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Well Water Testing | What You Need to Know

According to the CDC, there are 15 million homes in the United States that get their water supply from privately owned wells. While the rest of the world’s water supply is regulated by the Environmental Protection Agency, it is the responsibility of the homeowner to maintain a clean and functioning well system. Moyer fills you in as to what kinds of testing you should be conducting if your home has a well system in place.

What basic testing should I do for a well system?

Contaminates present in your water can cause health problems like gastrointestinal illness, reproductive issues, or neurological disorders. They can also be dangerous to the elderly, young children, or those whose immune systems are compromised due to illness.

These are some of the most common things Moyer tests well water for:

  • GPG Hardness. GPG hardness wastes soap, forms scale, clogs hot water heaters and pipes. The U.S. Department of Interior and the Water Quality Association tells us that less than 1.0 is soft, 1 to 3.5 is slightly hard, 3.50 to 7.0 is moderately hard, 7.0 to 10.5 is hard, and 10.5+ is extremely hard.  Moyer Indoor | Outdoor recommends a softener of 6 gpg of hardness.
  • PPM Iron. The E.P.A. recommends under 0.3 pm may cause red staining on plumbing fixtures and clothes. A polystyrene resin softener can eliminate up to 0.3 ppm of iron. A zeolite resin softener can eliminate up to 8.0+ ppm of iron.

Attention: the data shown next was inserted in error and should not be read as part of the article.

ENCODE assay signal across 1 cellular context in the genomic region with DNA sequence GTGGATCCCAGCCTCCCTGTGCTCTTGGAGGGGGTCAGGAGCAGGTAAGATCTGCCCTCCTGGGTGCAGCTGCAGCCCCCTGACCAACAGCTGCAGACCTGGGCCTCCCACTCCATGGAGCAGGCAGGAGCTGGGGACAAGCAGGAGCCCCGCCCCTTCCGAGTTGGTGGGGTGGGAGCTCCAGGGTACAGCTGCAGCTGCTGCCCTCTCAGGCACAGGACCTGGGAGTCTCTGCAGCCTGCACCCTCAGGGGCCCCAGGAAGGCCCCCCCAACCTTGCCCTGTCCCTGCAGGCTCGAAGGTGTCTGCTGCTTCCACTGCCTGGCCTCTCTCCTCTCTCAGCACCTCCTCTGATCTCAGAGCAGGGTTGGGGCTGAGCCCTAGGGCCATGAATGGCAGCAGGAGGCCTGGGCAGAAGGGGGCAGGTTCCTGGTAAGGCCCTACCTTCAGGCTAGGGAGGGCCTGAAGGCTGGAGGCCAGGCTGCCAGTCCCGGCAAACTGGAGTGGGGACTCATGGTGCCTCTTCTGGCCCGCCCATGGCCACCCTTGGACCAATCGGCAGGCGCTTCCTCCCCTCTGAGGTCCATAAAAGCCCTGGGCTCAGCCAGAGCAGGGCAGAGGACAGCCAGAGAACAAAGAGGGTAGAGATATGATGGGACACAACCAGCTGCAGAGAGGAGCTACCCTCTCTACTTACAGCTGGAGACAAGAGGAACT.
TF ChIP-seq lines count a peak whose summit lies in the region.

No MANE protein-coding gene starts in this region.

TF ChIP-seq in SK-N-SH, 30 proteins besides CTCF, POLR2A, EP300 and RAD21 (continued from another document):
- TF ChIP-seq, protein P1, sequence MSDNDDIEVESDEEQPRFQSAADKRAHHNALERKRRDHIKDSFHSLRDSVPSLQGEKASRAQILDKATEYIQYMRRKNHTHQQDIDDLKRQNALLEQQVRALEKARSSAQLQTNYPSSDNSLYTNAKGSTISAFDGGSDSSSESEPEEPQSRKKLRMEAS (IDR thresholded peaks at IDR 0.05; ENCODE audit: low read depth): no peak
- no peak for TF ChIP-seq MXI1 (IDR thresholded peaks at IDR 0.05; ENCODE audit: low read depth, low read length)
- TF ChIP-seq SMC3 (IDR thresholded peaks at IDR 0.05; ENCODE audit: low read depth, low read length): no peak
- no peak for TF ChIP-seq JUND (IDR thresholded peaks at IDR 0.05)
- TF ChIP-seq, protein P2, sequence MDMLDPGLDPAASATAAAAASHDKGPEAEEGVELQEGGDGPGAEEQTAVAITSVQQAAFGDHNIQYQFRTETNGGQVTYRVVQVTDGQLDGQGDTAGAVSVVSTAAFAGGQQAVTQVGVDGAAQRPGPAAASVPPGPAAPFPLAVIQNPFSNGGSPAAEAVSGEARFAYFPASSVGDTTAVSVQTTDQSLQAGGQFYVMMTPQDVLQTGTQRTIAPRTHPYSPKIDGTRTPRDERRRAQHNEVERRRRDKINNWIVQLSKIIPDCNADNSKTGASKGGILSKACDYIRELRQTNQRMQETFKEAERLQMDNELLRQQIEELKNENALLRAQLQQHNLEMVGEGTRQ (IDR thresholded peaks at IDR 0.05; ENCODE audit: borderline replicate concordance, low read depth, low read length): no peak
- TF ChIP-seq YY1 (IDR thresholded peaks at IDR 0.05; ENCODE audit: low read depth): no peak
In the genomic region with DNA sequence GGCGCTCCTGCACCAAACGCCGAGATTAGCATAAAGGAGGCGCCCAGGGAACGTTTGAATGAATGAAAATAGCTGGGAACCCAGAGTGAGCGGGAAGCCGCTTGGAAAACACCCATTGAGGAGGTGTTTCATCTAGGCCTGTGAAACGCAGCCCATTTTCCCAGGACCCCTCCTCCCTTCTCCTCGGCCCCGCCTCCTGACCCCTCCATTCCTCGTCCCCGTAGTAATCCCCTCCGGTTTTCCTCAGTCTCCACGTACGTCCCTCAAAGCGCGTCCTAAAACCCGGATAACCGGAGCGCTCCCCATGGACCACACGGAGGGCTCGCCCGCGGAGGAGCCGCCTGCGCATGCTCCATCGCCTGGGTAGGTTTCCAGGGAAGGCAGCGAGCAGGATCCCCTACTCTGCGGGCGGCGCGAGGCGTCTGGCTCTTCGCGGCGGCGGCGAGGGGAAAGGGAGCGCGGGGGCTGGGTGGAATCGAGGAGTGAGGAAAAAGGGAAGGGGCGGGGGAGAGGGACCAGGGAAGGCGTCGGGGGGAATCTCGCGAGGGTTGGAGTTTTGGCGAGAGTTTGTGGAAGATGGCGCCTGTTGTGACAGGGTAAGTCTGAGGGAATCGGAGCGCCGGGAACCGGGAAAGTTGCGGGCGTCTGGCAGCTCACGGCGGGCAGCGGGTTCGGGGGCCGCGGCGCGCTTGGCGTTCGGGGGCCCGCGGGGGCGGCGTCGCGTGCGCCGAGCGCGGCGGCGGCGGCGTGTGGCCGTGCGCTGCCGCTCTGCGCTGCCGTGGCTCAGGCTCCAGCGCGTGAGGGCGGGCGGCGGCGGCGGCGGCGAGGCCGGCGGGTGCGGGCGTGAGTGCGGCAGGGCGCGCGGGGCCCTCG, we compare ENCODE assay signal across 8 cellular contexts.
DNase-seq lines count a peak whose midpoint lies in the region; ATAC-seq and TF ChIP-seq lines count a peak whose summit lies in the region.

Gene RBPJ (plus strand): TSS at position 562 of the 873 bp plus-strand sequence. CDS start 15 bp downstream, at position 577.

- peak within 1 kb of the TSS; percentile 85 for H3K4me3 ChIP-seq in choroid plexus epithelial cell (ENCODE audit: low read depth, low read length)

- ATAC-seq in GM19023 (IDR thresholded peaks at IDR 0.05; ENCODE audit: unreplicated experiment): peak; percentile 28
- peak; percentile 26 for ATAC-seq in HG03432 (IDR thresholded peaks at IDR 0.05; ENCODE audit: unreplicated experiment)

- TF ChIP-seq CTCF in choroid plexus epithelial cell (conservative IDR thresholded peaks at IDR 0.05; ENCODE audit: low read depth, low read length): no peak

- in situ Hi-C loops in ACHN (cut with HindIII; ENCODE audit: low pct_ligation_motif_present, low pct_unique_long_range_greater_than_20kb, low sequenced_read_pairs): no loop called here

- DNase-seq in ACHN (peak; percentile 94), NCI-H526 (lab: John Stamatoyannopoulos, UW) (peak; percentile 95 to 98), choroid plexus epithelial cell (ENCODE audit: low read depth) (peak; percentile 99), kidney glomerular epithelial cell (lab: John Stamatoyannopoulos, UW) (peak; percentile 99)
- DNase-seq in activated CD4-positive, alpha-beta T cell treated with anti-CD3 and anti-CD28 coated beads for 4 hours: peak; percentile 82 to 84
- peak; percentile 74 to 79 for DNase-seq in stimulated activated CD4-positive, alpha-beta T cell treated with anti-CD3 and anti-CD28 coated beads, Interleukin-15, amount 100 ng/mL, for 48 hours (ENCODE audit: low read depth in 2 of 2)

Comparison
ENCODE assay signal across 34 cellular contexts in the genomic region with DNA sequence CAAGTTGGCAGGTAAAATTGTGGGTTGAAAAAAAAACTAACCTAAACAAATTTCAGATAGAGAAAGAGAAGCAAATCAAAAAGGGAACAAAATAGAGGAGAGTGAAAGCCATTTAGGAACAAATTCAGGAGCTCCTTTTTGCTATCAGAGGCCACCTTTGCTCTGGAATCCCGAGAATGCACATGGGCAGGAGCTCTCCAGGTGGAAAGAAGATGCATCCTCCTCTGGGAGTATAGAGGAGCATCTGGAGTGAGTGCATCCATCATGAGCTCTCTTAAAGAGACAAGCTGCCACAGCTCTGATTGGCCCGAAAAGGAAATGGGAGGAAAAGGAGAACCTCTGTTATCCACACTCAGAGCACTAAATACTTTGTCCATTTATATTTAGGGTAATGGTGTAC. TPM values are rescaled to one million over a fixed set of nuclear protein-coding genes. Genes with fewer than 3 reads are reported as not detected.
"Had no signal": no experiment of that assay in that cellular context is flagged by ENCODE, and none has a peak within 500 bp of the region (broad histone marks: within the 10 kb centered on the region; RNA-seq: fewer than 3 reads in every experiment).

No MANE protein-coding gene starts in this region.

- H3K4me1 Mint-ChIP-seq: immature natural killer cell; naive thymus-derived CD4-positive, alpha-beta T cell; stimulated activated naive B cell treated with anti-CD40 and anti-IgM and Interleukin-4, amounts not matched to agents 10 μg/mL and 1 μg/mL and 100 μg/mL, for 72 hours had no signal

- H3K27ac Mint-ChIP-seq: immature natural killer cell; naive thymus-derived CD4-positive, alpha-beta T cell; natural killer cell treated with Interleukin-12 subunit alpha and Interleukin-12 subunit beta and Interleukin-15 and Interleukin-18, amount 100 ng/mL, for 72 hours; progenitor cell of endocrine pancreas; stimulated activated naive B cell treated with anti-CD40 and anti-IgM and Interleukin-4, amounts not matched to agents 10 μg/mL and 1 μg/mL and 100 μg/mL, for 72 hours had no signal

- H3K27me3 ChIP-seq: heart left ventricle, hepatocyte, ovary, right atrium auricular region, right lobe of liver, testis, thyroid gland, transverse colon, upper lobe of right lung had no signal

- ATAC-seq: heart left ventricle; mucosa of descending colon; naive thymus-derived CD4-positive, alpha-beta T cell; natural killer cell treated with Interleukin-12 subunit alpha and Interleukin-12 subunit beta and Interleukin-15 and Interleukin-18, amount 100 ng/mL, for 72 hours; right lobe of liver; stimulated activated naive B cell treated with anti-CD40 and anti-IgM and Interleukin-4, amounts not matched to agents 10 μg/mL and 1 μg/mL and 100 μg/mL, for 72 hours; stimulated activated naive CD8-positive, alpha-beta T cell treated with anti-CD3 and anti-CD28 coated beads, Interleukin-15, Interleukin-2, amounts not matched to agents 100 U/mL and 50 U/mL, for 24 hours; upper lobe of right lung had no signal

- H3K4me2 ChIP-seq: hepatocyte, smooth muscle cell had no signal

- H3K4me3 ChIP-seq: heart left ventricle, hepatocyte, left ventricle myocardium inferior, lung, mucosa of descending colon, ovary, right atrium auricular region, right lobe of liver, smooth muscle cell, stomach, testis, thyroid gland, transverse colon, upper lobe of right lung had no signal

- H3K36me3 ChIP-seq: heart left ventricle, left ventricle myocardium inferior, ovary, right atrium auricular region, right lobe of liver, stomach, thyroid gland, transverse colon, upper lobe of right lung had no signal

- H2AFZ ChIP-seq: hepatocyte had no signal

• The measure of the acidity of water. 7.4 to 7.6 is ideal range. 7.0 or lower should be treated by an acid neutralizer which raises hardness by 8-10 gpg. A zeolite resin softener will raise pH and soften water.
  • PPM Chlorine. The maximum allowable for public water is 2.0 ppm. The local municipal water suppliers try to remain below 0.8 ppm. There are two ways to remove chlorine from water – an activated carbon filter or reverse osmosis system.
  • PPM Total Dissolved Solids. The ideal range should be between 80-2000 ppm. Anything under or over will cause corrosive conditions. You can raise TDS’s by adding soda, sodium or calcite compounds. To lower TDS’s, you’ll need to use a reverse osmosis unit.

How often should my well system be tested?

The National Ground Water Association (NGWA) recommends our home’s well system should be tested annually for the presence of bacteria, nitrates and other contaminants to ensure the health and safety of your water supply. You should also check for any mechanical issues during these tests as well to ensure the system is functioning properly.

More frequent testing should be considered if:

  • You notice a change in the taste, odor, or appearance of your water
  • A recent potential contamination resulting from a broken well cap, floodwaters, etc
  • There has been previous bacterial contamination
  • A malfunction in your septic system
  • Guests or family members have been reporting recurrent incidents of gastrointestinal distress
Would you like to learn more about our water quality services? Call 215.799.2019 or fill out the contact form on the bottom of the page. We can answer any of your questions and begin the process of making water safer in your home.
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